I would imagine with what you write people, tell you all kinds of stuff.

Oh God, yes, totally. Yeah. I’ve had people on the plane … one time I was traveling and a lady was going to celebrate her 40th birthday and I said I was finishing a book. … I told her the core of it, and suddenly she turns to me and said, “I have never told anyone this before.”

And she had been telling me about her great husband and her perfect children and they were giving her a weekend off and how awesome and amazing her life was. And then as soon as I told her [about me] she said, “I’ve never told anyone this before, but I had an affair last month and I don’t know what to do. I’m thinking about this guy all the time.”

Suddenly the mask flew off. People do start to tell you, there are some messy lives that people lead and they have desires or thoughts and emotions that don’t really fit into what their life looks like from the outside. And that’s interesting.

Indeed it is.

Sandra Tsing Loh will be in Santa Barbara on Thursday, May 8 at 8 p.m. at Campbell Hall in a UCSB Arts & Lectures presentation. For more information and tickets click here.

Originally published in Santa Barbara SEASONS on May 6, 2014.



“The Bachelor” Wedding Comes to The Biltmore Santa Barbara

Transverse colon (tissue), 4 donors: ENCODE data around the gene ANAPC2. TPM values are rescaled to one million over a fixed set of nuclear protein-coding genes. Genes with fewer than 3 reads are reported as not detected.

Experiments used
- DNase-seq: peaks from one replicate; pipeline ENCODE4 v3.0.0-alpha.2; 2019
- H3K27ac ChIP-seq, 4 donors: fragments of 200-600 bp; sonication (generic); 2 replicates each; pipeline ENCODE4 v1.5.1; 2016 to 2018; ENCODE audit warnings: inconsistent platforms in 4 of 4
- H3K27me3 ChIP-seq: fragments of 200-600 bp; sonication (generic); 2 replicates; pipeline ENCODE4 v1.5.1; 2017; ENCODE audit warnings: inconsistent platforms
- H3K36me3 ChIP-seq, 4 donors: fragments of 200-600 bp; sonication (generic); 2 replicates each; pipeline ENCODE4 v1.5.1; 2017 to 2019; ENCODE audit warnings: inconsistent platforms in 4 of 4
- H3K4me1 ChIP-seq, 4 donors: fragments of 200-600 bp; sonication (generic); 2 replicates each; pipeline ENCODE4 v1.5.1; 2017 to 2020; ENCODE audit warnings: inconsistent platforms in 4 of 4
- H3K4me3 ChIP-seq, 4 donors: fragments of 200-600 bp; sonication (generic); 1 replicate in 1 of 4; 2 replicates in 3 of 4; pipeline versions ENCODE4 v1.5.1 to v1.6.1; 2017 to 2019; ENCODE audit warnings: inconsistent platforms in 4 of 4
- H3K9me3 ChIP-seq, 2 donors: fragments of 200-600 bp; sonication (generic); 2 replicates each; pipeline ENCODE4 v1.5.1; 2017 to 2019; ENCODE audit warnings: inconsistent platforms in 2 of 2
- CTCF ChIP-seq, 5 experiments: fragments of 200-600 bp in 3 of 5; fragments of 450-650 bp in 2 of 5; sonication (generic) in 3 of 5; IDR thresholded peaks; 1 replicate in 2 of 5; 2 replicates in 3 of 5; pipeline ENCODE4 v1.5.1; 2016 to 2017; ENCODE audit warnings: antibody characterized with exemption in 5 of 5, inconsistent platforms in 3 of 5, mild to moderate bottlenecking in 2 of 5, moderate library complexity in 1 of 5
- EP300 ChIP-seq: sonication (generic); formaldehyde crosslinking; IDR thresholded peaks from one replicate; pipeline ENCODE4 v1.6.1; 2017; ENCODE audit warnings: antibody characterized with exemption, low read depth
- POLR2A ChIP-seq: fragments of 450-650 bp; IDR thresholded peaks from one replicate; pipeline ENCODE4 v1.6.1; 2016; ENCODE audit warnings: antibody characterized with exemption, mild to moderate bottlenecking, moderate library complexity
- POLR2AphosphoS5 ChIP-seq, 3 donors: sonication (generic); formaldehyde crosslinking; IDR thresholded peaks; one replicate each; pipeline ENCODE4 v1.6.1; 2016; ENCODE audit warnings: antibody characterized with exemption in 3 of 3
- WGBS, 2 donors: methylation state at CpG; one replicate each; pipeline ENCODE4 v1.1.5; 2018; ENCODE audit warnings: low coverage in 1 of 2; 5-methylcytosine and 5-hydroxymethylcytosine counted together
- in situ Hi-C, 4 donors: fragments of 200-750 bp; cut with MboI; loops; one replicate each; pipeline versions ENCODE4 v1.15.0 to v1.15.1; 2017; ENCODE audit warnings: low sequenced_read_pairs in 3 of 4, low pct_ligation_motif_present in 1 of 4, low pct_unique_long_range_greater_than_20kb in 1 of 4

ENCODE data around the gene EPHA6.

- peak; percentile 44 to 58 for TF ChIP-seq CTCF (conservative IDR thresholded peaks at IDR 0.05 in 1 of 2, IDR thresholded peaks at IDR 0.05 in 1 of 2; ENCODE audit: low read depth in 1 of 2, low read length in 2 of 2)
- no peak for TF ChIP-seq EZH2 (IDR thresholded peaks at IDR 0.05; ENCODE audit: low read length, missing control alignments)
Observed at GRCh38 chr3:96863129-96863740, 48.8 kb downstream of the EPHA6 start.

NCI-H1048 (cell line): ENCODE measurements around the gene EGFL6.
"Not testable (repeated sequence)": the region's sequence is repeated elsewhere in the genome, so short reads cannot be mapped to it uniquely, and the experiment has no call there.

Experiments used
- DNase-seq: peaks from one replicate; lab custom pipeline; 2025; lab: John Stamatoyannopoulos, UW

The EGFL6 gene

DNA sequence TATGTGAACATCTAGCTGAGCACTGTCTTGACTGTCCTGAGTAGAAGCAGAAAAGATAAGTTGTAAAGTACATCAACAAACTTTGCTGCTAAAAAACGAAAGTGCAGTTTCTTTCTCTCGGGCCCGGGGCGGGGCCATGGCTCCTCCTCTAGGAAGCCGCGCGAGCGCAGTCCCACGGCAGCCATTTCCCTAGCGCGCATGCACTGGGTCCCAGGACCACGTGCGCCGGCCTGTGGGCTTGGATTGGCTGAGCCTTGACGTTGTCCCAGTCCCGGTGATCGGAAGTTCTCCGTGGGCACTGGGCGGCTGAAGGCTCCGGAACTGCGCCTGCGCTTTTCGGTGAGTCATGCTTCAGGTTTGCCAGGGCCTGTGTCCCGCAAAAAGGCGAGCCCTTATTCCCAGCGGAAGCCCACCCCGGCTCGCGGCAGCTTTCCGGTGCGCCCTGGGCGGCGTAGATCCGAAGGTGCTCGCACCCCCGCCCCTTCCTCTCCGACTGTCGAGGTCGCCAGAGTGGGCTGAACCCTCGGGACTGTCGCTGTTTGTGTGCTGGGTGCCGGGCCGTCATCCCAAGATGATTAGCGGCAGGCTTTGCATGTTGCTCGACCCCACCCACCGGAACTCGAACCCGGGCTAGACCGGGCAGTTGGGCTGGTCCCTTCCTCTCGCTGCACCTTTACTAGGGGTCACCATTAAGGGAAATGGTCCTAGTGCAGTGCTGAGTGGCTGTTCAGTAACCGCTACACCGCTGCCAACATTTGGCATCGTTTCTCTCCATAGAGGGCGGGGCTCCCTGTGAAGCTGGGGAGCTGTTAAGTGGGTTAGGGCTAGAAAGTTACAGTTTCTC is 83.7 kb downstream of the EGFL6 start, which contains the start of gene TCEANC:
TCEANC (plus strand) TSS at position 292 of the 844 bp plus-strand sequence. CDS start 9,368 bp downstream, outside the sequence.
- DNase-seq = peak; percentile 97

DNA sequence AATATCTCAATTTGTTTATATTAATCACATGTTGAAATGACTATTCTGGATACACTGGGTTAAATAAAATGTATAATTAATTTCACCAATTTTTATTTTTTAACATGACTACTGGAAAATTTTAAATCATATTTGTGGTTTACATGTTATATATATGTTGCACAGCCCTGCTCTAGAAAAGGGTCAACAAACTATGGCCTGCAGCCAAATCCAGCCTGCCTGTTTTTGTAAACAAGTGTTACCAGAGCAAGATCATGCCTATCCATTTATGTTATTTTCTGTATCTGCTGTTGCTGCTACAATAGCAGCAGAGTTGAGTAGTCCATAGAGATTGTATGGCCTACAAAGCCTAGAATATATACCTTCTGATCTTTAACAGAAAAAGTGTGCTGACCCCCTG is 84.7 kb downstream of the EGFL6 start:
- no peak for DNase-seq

"The Bachelor" Sean Lowe proposes to Catherine Giudici (courtesy "The Bachelor" Sean Lowe proposes to Catherine Giudici (courtesy

“The Bachelor” Sean Lowe proposes to Catherine Giudici (courtesy

Four Seasons Resort The Biltmore Santa Barbara will be live in primetime on January 26, when “THE BACHELOR: SEAN AND CATHERINE’S WEDDING,” airs, featuring former Bachelor Sean Lowe and fiancée Catherine Giudici in a live telecast of their nuptials.

The program airs live on Sunday, January 26 at 8 p.m. on ABC. This will mark the first time ever that a “Bachelor” wedding has been telecast live.

The Four Seasons Resort The Biltmore Santa Barbara has been a dream setting for weddings since 1927. This legendary property practically bursts with romance and classic elegance, not to mention 20 acres of lush botanical gardens, and an incomparable ocean view.

“It’s a truly special place that has served as inspiration and fairytale wedding destination for thousands of brides and grooms over the decades,” says Karen Earp, general manager. “We are so happy to be the location for Sean and Catherine’s wedding celebration and honored to forever be a part of their love story.”

Lowe and  Giudici became engaged in beautiful, exotic Thailand at the finish of filming Lowe ’s edition (Season 17) of “The Bachelor” in November 2012. Hosted by Chris Harrison, the show will let viewers in on all the exciting festivities, from planning the big day to the next stage of their romantic journey with a beautiful wedding ceremony in the perfect location.

—Leslie Dinaberg

Originally published in Santa Barbara SEASONS on January 16, 2014.

Doing the math on divorce